There’s lots of reasons why Microsoft Teams is one of the biggest players in the world of unified communications as companies all over the world have moved most of their staff to a remote work scenario because of the Covid-19 pandemic.
One of them is that the tech giant’s move away from Skype For Business makes MS Teams the next destination for those looking to stay entirely within a Microsoft environment for remote collaboration. Another is that those holding Microsoft enterprise agreements may very well be spending money needlessly on licenses for Cisco Webex, Zoom or any other cloud-based solution when they have a Microsoft solution at the ready, just waiting to be used.
Jaiganesh Lakshmisundaram, product manager for Vyopta, said the surge toward remote work in the spring caused many workers to opt into free trial offers for Zoom or other cloud-based solutions. While those may have provided an easy transition, the cost of hundreds or thousands of licensing costs that will kick in after the free trials expire can be avoided by looking toward Microsoft Teams. Vyopta’s recently launched end-to-end support for Teams makes it easier for companies to monitor quality of experience for all users and continuity of operations, during a transition or once a changeover is complete.
“Ninety percent of enterprise customers will have a Microsoft environment, but are they using the entire products suite? Depending on the type of licensing, chances are they would have access to the entire suite of products. So it’s up to you to adopt it,” he said. “Some who are already using Cisco might think, ‘I already have the licensing for Microsoft as part of my enterprise agreement, why don’t I just start using it?’ You will see people in the market who are already using Cisco try to move to Microsoft. People that are already using BlueJeans or already using Zoom will try to move to Microsoft because the enterprise agreement offers them that path without having to pay anything more.”
What To Look For
UC experts agree that keeping a close eye on usage and quality of audio and video calls are the two most important steps to take when transitioning to Microsoft Teams, or any other platform.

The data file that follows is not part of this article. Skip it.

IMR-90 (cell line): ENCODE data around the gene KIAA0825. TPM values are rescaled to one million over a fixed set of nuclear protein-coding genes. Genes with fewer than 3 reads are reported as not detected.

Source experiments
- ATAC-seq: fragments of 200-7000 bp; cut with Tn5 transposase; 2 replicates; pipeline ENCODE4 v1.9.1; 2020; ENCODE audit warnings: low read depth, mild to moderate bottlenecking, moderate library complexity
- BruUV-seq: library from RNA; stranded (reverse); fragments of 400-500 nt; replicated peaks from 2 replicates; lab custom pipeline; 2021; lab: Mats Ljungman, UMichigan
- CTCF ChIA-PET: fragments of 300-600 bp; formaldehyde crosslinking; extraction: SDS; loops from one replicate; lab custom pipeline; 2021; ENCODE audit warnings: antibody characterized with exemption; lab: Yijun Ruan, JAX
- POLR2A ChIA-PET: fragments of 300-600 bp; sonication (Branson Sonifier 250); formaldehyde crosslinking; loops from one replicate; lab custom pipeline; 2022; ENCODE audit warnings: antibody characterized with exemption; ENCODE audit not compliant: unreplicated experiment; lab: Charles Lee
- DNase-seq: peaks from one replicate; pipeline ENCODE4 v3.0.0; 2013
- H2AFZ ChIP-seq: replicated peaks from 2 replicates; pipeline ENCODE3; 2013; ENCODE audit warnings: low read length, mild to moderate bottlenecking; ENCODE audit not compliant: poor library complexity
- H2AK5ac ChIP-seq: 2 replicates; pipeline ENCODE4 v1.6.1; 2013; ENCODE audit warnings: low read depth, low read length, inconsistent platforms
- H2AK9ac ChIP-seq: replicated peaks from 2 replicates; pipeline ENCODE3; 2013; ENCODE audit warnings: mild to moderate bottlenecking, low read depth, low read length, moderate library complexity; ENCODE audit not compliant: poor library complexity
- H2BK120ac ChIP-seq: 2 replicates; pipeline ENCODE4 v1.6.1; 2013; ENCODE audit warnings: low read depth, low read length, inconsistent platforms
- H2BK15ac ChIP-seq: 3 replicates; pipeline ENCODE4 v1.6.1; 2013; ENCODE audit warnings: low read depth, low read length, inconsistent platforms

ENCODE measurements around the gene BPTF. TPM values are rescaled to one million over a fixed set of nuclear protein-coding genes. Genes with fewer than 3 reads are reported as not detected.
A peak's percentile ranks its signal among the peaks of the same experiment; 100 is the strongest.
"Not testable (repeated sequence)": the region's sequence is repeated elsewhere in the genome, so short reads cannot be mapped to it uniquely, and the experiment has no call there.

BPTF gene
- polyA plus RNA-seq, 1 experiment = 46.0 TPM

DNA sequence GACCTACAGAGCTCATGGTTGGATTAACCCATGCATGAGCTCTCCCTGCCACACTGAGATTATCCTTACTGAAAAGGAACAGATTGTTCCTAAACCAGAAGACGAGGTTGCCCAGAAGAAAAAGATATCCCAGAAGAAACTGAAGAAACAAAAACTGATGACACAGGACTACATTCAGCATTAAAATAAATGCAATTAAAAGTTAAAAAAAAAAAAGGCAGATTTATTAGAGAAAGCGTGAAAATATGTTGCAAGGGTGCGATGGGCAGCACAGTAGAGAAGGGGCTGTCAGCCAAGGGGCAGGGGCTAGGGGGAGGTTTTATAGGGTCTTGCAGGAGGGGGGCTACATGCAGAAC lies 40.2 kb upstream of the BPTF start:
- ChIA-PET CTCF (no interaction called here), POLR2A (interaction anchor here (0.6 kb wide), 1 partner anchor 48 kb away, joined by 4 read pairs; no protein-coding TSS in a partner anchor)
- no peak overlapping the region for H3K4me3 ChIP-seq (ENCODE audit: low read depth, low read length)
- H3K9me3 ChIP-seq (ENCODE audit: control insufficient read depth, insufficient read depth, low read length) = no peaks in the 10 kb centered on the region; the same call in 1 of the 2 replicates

The data Vyopta provides on usage can tell managers how various departments or similar groups are working within the tool, and whether there are trends up or down that need to be investigated. And near-real-time data on call quality gives a best-ever look at user experience almost immediately after calls have ended.
That means problems can be identified and addressed quickly, without having to hunt through the several different modules where needed data is located on most platforms.
As a multi-vendor platform, Vyopta assembles all the data customers need on a single-pane view, with customizable reports that can get as granular as identifying what device was used to connect a call, and what kind of headset or camera was used and might have led to an audio or visual problem.
“If you are a person who manages MS Teams the first thing I would want to know is who is using the product and tools versus who isn’t. For the ones that are actually using it, what is the level of activity? Do we have a set of power users? Are the power users from the sales team, customer service team? Being able to understand data about the segments… Once you get that information then you need to dive deeper into the performance of the product,” Lakshmisundaram said.
“When my users are using Teams are they getting the most optimum performance and the best quality experience? Are they having a good call or a bad call? That’s what being with Vyopta helps with and being able to show that in a flexible platform allows you to slice and dice the information by user, by meetings and getting down into very specific data. Usage and performance are the two biggest things.”
Learn more about Vyopta’s coverage for Microsoft Teams.
Chad Swiatecki is a business writer and journalist whose work has appeared in Rolling Stone, Billboard, New York Daily News, Austin Business Journal, Austin American-Statesman and many other print and online publications. He lives in Austin, Texas and is a graduate of Michigan State University. Find him online on LinkedIn.